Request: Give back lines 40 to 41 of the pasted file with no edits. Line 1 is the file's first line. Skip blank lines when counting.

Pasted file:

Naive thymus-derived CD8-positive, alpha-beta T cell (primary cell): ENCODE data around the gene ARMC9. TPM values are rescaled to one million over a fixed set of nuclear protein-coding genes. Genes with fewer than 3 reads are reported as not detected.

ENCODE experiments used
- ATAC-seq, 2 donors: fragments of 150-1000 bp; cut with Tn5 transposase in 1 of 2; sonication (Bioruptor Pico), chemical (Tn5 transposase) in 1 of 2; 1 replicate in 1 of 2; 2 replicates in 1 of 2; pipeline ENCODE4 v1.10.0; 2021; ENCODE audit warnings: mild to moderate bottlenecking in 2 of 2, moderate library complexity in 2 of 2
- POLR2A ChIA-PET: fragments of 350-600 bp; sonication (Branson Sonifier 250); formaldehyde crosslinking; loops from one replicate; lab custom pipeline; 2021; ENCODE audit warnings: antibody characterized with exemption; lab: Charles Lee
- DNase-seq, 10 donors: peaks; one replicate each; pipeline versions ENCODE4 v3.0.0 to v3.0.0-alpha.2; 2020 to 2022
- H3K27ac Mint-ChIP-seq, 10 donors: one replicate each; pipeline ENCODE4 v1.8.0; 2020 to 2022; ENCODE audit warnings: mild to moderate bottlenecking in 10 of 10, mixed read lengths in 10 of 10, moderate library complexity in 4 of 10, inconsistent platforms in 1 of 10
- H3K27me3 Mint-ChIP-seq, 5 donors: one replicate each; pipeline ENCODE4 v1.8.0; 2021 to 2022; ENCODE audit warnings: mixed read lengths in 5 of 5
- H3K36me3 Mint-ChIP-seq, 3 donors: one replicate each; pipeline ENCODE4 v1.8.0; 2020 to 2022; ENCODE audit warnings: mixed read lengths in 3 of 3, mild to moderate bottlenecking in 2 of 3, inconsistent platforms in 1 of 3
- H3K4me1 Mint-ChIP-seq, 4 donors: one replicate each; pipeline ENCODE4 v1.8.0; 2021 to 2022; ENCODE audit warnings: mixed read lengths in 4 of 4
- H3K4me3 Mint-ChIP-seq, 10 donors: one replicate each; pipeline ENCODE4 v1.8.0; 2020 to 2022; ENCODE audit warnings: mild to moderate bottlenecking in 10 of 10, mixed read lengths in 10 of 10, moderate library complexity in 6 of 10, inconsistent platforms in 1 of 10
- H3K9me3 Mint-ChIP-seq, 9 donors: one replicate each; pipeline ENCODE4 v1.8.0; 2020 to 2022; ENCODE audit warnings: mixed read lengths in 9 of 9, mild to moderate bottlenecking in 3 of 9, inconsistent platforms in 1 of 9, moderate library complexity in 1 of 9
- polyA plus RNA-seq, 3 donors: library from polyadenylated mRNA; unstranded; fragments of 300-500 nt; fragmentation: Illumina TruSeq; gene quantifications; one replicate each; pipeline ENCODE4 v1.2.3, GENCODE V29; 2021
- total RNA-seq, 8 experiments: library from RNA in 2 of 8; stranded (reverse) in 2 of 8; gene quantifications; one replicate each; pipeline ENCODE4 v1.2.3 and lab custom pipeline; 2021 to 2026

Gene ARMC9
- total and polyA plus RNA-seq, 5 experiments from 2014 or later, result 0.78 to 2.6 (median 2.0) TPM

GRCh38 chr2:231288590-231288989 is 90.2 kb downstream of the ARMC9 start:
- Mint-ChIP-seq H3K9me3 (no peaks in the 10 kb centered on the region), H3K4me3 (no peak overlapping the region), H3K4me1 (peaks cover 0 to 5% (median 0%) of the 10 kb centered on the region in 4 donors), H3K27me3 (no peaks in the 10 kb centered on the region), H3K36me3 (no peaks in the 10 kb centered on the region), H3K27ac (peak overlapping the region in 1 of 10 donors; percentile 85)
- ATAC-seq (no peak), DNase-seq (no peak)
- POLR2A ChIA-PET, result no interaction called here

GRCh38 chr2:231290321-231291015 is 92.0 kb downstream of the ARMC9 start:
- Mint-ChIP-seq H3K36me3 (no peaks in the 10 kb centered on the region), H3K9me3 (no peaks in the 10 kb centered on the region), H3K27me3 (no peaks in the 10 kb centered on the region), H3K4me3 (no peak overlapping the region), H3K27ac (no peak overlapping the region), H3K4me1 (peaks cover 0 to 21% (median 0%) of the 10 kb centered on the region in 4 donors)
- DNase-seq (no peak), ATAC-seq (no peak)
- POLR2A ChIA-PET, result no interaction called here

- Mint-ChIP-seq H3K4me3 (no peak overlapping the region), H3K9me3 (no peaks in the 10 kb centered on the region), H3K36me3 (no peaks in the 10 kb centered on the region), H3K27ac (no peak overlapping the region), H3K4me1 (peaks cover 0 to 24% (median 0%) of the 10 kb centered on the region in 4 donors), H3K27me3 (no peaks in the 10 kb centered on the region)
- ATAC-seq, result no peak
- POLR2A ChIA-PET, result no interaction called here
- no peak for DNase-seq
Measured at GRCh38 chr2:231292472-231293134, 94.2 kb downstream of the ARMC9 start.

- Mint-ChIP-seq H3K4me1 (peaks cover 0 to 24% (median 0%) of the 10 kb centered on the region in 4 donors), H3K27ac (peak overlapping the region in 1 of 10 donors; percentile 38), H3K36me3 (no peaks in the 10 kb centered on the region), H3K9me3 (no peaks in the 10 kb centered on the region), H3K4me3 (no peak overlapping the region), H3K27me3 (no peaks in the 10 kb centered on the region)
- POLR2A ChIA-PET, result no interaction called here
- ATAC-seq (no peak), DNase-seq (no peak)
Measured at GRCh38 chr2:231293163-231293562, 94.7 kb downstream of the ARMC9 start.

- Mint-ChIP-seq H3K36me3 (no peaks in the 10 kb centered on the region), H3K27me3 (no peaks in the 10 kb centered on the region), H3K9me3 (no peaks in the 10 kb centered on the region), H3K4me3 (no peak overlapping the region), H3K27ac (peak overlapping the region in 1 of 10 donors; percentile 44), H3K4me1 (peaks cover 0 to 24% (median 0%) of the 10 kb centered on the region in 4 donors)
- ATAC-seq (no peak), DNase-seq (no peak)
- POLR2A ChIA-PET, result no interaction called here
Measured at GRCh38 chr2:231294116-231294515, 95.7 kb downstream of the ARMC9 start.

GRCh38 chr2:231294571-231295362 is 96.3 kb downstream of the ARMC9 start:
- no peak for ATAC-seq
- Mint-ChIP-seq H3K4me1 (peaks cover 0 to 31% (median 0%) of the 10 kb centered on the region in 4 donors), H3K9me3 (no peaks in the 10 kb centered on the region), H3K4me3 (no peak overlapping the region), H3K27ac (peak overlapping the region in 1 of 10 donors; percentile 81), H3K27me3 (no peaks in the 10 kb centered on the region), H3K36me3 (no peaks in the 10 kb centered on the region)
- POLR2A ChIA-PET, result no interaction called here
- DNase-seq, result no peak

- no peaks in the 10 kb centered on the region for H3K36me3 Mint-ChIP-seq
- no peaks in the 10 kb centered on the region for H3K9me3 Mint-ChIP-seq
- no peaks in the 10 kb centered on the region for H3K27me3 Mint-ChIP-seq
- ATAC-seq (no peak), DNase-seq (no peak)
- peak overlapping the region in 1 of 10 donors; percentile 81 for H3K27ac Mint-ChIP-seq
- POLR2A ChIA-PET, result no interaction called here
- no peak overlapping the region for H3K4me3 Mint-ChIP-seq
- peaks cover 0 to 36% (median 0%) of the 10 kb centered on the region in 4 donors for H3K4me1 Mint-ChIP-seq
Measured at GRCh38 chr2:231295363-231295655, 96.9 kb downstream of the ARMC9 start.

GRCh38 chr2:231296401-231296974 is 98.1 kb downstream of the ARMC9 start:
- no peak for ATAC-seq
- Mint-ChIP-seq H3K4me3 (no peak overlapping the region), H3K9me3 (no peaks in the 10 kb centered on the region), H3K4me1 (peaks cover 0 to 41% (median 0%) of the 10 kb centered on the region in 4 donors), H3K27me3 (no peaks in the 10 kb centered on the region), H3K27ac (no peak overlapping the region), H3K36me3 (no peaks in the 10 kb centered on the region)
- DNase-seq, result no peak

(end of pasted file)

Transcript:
- POLR2A ChIA-PET, result no interaction called here
- DNase-seq, result no peak